In This Review

The Threat Closer to Home: Hugo Chávez and the War Against America
The Threat Closer to Home: Hugo Chávez and the War Against America
By Douglas Schoen and Michael Rowan
Free Press, 2009, 240 pp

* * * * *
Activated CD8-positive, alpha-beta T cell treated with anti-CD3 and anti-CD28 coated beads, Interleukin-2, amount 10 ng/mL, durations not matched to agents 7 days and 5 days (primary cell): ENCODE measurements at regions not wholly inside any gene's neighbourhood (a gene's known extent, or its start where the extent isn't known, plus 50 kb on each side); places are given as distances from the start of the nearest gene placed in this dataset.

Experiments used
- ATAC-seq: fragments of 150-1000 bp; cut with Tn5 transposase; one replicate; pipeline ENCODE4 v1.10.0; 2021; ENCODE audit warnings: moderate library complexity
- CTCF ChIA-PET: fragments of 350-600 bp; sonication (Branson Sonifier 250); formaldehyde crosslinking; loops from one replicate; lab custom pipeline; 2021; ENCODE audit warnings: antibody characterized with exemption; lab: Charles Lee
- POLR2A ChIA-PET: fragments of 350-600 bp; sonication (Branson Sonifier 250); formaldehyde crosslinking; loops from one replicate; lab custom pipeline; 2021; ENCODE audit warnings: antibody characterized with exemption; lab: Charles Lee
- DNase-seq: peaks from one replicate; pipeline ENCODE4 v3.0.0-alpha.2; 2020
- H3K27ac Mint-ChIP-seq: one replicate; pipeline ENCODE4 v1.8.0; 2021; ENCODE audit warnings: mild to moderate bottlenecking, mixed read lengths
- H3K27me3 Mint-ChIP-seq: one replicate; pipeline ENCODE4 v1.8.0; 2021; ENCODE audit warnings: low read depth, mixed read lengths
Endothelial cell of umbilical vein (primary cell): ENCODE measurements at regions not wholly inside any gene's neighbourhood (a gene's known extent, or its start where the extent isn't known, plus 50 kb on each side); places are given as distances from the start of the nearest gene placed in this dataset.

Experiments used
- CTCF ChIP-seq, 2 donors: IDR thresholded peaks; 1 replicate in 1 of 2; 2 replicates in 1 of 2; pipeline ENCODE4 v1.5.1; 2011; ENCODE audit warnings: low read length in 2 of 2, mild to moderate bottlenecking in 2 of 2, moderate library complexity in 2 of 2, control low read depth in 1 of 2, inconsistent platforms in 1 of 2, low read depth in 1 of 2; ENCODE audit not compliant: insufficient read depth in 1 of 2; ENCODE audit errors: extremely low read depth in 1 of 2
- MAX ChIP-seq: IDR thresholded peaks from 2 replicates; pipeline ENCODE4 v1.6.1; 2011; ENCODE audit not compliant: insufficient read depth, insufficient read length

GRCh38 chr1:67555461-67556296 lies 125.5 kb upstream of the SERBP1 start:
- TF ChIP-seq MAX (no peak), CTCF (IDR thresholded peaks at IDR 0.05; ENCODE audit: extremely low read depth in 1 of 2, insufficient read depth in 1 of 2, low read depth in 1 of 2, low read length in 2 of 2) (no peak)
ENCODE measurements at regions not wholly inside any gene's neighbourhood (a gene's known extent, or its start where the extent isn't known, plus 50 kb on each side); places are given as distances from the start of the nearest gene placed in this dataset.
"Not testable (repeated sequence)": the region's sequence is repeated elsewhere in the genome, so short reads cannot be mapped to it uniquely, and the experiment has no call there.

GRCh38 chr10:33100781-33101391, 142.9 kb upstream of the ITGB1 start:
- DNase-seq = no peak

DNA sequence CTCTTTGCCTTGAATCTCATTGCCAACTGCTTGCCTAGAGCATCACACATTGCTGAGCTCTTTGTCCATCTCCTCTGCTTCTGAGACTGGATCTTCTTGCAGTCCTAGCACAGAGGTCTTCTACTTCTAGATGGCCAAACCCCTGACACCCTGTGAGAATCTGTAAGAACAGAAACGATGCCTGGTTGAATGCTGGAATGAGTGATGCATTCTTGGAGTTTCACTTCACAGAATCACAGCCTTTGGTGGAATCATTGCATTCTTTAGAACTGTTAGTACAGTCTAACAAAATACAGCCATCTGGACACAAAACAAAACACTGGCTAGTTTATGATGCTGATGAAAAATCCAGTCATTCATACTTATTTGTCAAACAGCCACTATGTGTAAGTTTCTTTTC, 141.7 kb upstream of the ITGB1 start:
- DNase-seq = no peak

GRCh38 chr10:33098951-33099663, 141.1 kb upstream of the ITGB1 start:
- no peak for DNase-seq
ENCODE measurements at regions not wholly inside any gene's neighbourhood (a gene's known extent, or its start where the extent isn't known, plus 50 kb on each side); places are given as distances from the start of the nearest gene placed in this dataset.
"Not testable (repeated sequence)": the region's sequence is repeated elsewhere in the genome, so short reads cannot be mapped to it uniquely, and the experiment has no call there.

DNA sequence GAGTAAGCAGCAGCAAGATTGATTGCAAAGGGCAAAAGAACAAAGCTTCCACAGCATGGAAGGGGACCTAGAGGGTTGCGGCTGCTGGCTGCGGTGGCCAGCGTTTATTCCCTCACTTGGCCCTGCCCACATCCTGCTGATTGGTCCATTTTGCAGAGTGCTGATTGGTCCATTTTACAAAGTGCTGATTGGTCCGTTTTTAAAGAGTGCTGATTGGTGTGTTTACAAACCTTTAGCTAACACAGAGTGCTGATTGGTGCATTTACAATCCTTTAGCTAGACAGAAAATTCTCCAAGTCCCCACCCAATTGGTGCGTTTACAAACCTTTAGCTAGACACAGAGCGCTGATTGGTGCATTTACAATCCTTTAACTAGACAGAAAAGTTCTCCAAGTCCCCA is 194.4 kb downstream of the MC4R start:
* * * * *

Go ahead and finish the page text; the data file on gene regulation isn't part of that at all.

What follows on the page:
The recession must be taking its toll at the Free Press, for this limp stab at political sensationalism by two U.S. political consultants is emasculated by its unsubstantiated assertions and careless logic. Their book largely a cut-and-paste job, Schoen and Rowan fail to shock with any fresh revelations. Certainly, Venezuelan President Hugo Chávez is a shrewd and dangerous demagogue, and his recent successful campaign to win a referendum allowing him indefinite reelection has established a new benchmark for the unabashed mobilization of state resources to turn out the pro-government yes vote. But does the "real threat" to the United States come from Chávez's links to Iran and Russia, as the authors allege, or rather more from the alluring ideological alternative he poses to a market-driven globalization that is self-imploding before our very eyes and his underreported but pervasive influence within many Latin American countries? Furthermore, Schoen and Rowan's proposals for a new Alliance for Progress-cum-Marshall Plan are utterly passé, and hard-pressed U.S. consumers are unlikely to applaud their suggested self-inflicted cutoff of the flow of Venezuelan oil. The authors are correct, however, to criticize the Bush administration for its surprising passivity in the face of the Chávez threat, even if they fail to offer actionable advice to the new administration.